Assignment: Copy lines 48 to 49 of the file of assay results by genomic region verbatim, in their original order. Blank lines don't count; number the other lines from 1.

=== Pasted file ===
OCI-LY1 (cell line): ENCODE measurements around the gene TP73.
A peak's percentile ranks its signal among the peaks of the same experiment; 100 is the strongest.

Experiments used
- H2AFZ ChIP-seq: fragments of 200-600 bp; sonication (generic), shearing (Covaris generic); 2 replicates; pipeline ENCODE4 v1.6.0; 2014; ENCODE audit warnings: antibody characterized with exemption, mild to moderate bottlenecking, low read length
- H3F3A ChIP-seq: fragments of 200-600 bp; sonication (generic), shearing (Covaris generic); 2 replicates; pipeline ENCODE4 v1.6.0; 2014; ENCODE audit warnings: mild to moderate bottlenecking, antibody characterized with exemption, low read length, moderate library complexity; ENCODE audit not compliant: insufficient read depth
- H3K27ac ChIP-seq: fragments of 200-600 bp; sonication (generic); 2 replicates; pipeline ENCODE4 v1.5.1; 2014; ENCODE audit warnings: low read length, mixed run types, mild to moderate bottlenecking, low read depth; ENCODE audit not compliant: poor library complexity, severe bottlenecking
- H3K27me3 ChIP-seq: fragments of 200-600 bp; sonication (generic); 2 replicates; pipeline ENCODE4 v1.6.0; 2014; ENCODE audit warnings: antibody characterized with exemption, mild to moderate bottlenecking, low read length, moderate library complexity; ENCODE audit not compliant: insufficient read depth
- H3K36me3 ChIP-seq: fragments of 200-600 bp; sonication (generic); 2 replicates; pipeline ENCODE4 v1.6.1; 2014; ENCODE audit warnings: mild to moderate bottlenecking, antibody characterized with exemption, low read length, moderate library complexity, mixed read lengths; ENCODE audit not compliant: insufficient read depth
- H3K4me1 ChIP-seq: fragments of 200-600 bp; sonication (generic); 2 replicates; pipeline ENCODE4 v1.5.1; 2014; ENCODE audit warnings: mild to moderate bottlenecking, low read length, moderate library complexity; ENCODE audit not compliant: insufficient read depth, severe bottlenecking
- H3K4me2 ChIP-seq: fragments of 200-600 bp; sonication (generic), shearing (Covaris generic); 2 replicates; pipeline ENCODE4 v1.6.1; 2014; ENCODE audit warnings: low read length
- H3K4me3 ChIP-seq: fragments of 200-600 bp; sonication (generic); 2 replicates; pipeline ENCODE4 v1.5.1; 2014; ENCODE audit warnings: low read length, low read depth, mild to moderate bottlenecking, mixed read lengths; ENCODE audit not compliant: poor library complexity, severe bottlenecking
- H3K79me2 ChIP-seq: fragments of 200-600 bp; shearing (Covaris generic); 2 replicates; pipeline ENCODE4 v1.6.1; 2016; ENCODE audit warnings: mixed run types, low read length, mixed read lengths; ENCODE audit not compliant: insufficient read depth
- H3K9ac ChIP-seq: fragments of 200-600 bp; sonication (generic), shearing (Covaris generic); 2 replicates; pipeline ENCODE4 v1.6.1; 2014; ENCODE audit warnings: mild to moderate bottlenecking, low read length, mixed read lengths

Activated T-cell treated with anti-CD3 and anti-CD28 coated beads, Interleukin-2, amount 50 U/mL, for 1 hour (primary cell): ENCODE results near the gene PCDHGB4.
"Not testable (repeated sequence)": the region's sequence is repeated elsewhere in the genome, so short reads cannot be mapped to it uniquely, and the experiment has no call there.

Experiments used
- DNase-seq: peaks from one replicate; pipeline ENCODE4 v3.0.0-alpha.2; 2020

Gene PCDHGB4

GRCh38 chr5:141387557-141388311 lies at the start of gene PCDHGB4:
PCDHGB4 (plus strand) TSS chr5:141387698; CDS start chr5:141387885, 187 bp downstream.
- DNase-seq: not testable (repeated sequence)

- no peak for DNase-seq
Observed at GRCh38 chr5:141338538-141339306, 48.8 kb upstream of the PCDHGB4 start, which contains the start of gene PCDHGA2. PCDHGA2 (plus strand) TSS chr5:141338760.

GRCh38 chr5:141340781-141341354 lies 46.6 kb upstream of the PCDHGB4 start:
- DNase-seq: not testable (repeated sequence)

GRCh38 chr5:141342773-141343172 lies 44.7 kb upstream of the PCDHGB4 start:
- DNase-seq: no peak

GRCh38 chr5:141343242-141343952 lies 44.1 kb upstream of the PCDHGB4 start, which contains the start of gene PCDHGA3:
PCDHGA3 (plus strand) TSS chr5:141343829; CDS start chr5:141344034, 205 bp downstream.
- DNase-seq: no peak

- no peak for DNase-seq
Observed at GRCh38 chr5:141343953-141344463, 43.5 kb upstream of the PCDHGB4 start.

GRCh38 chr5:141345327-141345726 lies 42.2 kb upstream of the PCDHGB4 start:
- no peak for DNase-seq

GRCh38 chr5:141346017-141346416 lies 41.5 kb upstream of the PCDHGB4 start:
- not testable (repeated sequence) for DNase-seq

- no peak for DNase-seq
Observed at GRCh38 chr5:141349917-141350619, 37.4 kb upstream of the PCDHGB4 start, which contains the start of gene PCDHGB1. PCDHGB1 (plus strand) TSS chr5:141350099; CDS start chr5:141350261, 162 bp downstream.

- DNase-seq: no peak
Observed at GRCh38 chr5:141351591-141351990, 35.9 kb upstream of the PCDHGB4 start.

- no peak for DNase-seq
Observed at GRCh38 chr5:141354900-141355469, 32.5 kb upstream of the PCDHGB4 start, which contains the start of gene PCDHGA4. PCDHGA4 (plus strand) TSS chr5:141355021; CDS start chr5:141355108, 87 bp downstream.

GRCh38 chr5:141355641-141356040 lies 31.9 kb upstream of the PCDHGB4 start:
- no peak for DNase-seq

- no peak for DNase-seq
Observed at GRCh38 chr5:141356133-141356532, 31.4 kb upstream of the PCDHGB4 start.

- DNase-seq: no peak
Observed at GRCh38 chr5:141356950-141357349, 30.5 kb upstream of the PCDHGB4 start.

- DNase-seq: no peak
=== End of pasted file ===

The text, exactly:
Observed at GRCh38 chr5:141356950-141357349, 30.5 kb upstream of the PCDHGB4 start.

- DNase-seq: no peak